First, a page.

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How to Discover Who Your Marketplace Competitors Are

Runners-Starting-Line-Competition

Every business has competition. No one is completely alone in a marketplace.

That’s actually a positive thing. Choices are good for customers. And competition with other brands pushes us to be better and prevents complacency. Markets with multiple businesses are good for everyone involved.

However, not every business leader fully understands their competition or the marketplace they serve. We’ve heard plenty of clients say “no one else does what we do.” While this may be true, it doesn’t mean you don’t have a competitor. You may just not have the rival you think.

In the spirit of better understanding who we’re up against, here are a few methods to discovering who (or what) is competing with for your audience’s attention and business.

Do a Google Search

Let’s start in perhaps the most obvious place—an online search. This may sound basic, but it can get you started with some helpful results.

Search for your industry. This could be general like: “banking,” “clothing store,” or “digital marketing.” Google will do some of the work to narrow the search results down based on what they think is relevant.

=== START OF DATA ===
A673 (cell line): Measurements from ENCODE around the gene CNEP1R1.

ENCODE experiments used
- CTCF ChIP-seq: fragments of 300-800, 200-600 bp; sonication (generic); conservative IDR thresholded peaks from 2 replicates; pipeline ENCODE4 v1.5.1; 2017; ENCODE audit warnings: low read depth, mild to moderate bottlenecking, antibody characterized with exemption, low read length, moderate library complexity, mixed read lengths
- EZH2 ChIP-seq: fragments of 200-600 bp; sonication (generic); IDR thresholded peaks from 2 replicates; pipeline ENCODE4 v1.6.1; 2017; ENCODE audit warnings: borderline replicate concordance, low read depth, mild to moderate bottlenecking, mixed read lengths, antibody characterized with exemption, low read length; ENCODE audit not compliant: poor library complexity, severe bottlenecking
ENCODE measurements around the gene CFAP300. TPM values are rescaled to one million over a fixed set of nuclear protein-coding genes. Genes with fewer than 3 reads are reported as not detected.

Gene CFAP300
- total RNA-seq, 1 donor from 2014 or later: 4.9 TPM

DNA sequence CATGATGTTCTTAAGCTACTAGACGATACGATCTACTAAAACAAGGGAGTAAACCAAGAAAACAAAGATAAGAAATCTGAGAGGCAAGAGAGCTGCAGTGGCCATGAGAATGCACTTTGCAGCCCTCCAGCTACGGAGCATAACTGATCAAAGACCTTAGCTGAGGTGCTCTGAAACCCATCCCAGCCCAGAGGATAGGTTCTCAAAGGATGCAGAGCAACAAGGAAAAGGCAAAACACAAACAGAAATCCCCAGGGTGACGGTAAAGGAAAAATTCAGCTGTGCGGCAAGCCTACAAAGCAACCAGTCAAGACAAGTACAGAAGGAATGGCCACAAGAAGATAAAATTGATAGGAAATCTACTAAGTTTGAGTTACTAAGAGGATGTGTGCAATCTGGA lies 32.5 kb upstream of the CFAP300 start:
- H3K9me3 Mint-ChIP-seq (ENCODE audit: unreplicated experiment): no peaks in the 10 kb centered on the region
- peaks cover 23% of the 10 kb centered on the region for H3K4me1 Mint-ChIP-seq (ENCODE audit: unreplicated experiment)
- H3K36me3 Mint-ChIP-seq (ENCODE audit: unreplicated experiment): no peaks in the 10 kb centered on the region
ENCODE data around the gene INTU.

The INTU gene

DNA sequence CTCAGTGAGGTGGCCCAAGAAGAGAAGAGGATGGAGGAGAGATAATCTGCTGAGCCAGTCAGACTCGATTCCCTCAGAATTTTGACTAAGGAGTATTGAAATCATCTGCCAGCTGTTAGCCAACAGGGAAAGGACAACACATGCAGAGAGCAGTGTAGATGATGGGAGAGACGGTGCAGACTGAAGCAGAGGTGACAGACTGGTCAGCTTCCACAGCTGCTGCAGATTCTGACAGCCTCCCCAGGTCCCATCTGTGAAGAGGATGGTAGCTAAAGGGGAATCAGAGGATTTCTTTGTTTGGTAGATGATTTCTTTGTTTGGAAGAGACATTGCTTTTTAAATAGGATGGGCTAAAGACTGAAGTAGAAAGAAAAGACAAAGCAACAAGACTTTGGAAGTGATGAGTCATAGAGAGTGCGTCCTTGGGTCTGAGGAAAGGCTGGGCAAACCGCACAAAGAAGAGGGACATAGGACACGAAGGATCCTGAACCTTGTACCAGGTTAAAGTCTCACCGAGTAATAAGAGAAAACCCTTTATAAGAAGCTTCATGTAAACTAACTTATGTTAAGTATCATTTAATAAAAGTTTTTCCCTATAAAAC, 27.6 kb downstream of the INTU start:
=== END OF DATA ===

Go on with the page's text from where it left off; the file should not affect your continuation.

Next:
However, you can help this process by being more specific with your query. Instead, search for something like: “community banks in Chicago,” “boutique clothing stores near me,” or “B2B digital marketing agencies.” These should give you a better idea of your marketplace.

Approach this by another angle by searching for each of your services individually. For example, if you’re a photographer who offers wedding photography, business headshots, and student portraits, search each of those individually. You may have different competitors for each service.

People Also Search For

Once you’ve used Google to generally search for your marketplace and services, there’s another approach to take. This one allows you to use Google’s massive search engine to your advantage.

Google your business’ name. If you have a Google My Business listing (which you should), you’ll likely see a “People also search for” section towards this bottom. These are Google’s suggestions for similar organizations to yours.

People Also Search For Example

Spent some time clicking through these suggestions. Visit their websites. Compare your services to theirs. They may not all be relevant competitors—but that’s not always dependent on your perspective. Ask whether or not your audience would consider them a competitor.

After all, they’re the ones who are deciding on who to do business with.

Use Digital Monitoring Tools

There are plenty of online competitive analysis tools out there. These not only give you a list of competitors but also see how you stack up with them. Here are some tools you can consider trying out (note that most of these are competitors with one another):